Wishes

We use past tense forms to talk about wishes:

  • We use past tense modals would and could to talk about wishes for the future:

I don’t like my work. I wish I could get a better job.
That’s a dreadful noise. I wish it would stop.
I always have to get home early. I wish my parents would let me stay out later.

  •  We use past tense forms to talk about wishes for the present:

I don’t like this place. I wish I lived somewhere more interesting.
These seats are very uncomfortable. I wish we were travelling first class.
Everyone wishes they had more free time.
John wishes he wasn’t so busy.
I wish it wasn’t so cold.

  • We use the past perfect to talk about wishes for the past:

I wish I had worked harder when I was at school.
Mary wishes she had listened to what her mother told her.
I wish I hadn’t spent so much money last month.


Hypotheses (things that we imagine)

When we are talking about hypotheses:

  • We use present tense forms after phrases like what if, in case and suppose to talk about the future if we think it is likely to happen:

Those steps are dangerous. Suppose someone has an accident.
We should leave home early in case we are late.

  • We use a past tense form to talk about the future after suppose and what if to suggest something is not likely to happen:

It might be dangerous. Suppose they got lost.
What if he lost his job. What would happen then?

  • We use modals would, could for a hypothesis about the future:

We can’t all stay in a hotel. It would be very expensive.
Drive carefully. You could have an accident.

  • We use would in the main clause and the past in a subordinate clause to talk about the imagined future:

I would always help someone who really needed help.
I would always help someone if they really needed it.

  • We use modals with have to talk about something that did not happen in the past:

I did not see Mary, or I might have spoken to her.
It’s a pity Jack wasn’t at the party. He would have enjoyed this party.
Why didn’t you ask me. I could have told you the answer.

 

 

Exercise

Comments

Hi,

The lesson says that we should use "wish" for past tense, while I see sentences like "I wish to ..." which has the sense of future time being accepted as correct sentences by teachers here.

It seems to be a paradox for non-native speaker whether they use "wish" for future tense events of not.

I don't know why English is that way.

form for first case in operating room that does not start on time?is this a correct grammar ?can anyone help me formulate it correctly?

Hello sandy09,

I'm afraid I dont' understand what you are trying to say here with 'form for first case'. The sentence is not grammatically correct but I can't guess at what it should be as I don't know your intention.

I notice that you have posted the same question multiple time. When you have a question please post it once only. Multiple posts simply mean that we must delete the extra copies, which makes the process of answering slower.

 

Best wishes,

Peter

The LearnEnglish Team

Hello Abbasi,

'wish' is indeed a word that can be difficult to learn to use. Like many words, it has different meanings and uses, and this is part of what makes it difficult. If you look 'wish' up in the dictionary, this should help give you an idea of the different ways it is used. As you will see there, in a sentence like 'I wish to make a complaint', 'wish' basically means 'want'.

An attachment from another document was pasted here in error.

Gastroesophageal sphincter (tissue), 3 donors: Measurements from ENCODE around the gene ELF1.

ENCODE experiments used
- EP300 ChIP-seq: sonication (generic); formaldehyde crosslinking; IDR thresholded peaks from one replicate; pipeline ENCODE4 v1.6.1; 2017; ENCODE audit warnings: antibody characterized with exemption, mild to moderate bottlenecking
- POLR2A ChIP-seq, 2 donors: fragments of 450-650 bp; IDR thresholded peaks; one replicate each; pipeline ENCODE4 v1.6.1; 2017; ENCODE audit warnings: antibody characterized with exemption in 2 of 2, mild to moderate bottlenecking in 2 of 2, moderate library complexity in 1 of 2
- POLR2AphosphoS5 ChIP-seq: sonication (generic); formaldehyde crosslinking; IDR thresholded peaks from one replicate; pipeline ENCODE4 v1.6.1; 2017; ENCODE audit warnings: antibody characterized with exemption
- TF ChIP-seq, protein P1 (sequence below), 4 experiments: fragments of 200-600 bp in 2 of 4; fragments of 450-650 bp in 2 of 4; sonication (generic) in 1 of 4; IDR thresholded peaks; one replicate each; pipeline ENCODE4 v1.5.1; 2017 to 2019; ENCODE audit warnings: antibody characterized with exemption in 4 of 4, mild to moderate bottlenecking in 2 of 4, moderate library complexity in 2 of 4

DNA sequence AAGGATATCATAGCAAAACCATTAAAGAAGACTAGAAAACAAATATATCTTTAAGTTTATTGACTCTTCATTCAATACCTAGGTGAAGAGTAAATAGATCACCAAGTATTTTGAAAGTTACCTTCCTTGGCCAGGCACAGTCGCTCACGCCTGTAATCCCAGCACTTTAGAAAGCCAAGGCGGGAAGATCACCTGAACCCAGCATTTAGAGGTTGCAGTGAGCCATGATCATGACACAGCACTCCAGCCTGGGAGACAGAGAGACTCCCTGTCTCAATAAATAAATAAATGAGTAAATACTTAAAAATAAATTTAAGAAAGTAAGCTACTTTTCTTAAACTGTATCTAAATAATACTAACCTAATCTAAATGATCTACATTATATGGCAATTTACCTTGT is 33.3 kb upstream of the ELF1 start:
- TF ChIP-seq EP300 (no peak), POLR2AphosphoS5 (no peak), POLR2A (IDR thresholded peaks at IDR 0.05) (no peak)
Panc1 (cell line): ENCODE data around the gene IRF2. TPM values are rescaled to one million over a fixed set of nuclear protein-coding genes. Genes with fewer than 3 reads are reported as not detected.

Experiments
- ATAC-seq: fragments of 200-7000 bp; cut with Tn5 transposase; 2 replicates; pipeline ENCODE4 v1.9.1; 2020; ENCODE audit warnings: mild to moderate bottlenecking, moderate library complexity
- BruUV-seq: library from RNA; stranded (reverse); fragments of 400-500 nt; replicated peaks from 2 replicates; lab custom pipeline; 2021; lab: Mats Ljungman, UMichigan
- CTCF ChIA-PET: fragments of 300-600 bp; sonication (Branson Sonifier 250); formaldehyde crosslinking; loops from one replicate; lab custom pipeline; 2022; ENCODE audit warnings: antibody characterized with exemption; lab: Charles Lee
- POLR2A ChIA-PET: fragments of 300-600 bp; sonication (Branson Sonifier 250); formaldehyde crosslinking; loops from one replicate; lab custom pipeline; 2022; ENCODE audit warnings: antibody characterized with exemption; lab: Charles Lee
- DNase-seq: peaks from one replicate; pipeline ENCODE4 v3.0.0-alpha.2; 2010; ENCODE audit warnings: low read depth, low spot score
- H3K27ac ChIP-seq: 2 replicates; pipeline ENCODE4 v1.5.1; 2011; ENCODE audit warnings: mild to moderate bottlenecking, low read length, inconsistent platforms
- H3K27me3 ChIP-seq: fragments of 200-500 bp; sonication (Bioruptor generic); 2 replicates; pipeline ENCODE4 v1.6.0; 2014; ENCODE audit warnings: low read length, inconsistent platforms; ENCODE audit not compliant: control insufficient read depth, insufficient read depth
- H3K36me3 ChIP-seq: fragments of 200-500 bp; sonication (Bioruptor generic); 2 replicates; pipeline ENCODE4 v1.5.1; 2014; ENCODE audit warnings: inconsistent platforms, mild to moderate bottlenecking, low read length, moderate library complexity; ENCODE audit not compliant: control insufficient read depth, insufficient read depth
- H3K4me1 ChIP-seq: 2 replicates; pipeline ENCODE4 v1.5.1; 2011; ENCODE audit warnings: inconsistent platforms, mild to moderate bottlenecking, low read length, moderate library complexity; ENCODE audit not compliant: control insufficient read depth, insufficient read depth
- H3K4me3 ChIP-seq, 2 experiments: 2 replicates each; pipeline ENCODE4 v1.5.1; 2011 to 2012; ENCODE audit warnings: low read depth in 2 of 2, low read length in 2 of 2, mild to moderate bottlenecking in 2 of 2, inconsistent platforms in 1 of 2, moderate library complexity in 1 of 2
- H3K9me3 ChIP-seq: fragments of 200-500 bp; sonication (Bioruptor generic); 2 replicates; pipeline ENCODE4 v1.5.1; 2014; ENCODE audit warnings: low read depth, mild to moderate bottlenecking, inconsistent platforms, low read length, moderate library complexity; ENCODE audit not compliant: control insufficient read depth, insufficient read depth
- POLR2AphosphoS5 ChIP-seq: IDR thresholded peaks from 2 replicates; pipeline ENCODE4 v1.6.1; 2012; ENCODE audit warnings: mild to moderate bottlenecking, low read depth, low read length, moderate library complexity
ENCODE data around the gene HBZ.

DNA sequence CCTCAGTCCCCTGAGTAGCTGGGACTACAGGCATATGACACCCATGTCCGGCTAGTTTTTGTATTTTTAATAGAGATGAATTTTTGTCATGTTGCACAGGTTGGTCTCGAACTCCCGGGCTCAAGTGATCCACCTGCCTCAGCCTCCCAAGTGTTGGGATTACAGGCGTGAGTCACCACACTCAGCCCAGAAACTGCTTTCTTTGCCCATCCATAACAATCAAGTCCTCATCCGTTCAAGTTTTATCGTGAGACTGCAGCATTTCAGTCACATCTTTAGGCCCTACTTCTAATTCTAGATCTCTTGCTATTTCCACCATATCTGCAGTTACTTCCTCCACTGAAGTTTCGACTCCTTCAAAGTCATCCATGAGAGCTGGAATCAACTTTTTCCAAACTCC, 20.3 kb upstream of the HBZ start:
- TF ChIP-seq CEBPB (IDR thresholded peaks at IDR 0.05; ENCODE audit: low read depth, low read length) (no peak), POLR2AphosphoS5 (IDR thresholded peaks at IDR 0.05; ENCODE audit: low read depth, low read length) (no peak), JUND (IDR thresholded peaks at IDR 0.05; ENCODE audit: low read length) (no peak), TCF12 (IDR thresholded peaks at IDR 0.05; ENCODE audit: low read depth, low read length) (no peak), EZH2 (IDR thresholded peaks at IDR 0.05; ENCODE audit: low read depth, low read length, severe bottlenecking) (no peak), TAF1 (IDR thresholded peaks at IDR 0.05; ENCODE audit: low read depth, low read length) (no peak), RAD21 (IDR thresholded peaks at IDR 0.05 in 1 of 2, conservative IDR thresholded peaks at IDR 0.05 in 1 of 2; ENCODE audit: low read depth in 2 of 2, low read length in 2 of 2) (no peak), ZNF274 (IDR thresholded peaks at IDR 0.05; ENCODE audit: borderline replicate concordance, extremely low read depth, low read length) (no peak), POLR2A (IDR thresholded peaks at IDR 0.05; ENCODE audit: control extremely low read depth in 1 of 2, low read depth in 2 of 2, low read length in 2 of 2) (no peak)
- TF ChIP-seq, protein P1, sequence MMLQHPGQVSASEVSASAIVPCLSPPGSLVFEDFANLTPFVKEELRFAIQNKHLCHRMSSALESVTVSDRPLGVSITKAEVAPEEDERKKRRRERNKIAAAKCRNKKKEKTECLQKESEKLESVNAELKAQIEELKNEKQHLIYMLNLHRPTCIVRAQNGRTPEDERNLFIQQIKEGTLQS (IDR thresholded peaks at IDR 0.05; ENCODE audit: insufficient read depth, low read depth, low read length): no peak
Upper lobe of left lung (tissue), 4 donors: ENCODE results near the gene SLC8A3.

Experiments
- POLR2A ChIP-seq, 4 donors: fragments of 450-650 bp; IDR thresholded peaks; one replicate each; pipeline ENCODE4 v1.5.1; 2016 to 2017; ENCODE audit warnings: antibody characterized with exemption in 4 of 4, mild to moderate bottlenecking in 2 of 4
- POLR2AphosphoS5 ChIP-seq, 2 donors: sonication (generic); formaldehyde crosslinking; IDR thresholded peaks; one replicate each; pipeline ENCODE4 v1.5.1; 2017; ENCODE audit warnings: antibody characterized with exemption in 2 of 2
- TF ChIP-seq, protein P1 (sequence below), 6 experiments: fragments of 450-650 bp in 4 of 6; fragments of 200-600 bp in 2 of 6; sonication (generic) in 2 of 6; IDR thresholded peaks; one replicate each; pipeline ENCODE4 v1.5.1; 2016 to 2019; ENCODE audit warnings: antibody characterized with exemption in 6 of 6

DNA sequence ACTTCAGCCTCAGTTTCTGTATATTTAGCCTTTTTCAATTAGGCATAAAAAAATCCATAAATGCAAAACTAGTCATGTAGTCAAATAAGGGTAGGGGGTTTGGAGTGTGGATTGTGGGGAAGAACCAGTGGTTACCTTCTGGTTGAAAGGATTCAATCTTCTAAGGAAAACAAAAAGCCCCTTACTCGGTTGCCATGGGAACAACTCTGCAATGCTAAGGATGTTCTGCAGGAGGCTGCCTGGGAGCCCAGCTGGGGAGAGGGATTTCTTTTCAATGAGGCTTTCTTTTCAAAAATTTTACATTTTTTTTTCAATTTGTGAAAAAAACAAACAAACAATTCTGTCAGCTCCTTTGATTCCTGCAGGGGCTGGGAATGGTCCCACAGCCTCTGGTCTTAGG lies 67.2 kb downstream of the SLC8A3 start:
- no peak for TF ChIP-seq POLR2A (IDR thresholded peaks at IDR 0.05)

When a past tense is used after 'wish', however, the past tense doesn't refer to the past. It refers to an imaginary or unreal time. I don't know Farsi, but I do know that in other Indo-European languages, the past is used this way, so it's actually not unique to English to use the past tense in this way.

If you have any specific questions about sentences with 'wish', please feel free to ask us for more help.

All the best,
Kirk
The LearnEnglish Team

 

Sir, could you tell me please, regarding wishes, why "I wish we were travelling first calss" and not i wish we travelled first class. the sentence is in present tense, so why not to use the past tense of the verb?

Hello matan,

We would say 'I wish we were travelling first class' during the journey - while we are still on the bus, tram or still in the car. The reference is not to the past but to a hypothetical present.

You can say 'I wish we travelled first class' but it would not describe a particular journey but rather a general statement about your dissatisfaction with your travelling habits.

 

Best wishes,

Peter

The LearnEnglish Team

Sir, Could you tell me if I can use wish with present simple and future simple like this,
"I wish I go with you to the market in the evening today and, I wish you will get a better job and likewise" ?

Hello SonuKumar,

No, those sentences are not correct. The first sentence should begin either 'I wish to go...' (the meaning here is something like I hope to, with a future meaning) or 'I wish I could go...' (the meaning here is that you would like to go but cannot).

The second sentence would be best expressed by I hope you get...

 

Best wishes,

Peter

The LearnEnglish Team

Hello everyone !
Below I report an example :
"John wishes he wasn’t so busy."
I often read "I, he, she, it were/were not " . that's wrong or can I use "were" for each pronoun?

Hello giura,

Yes, you can use 'were' for all persons after 'wish'. It is the subjunctive form and used to be the only possible form, but the language changes all the time and the subjunctive is becoming less popular. It is still correct, however, and is especially preferred in formal language.

I wish I weren't...

I wish you weren't...

I wish he/she/it weren't...

I wish we weren't...

I wish they weren't...

 

Best wishes,

Peter

The LearnEnglish Team

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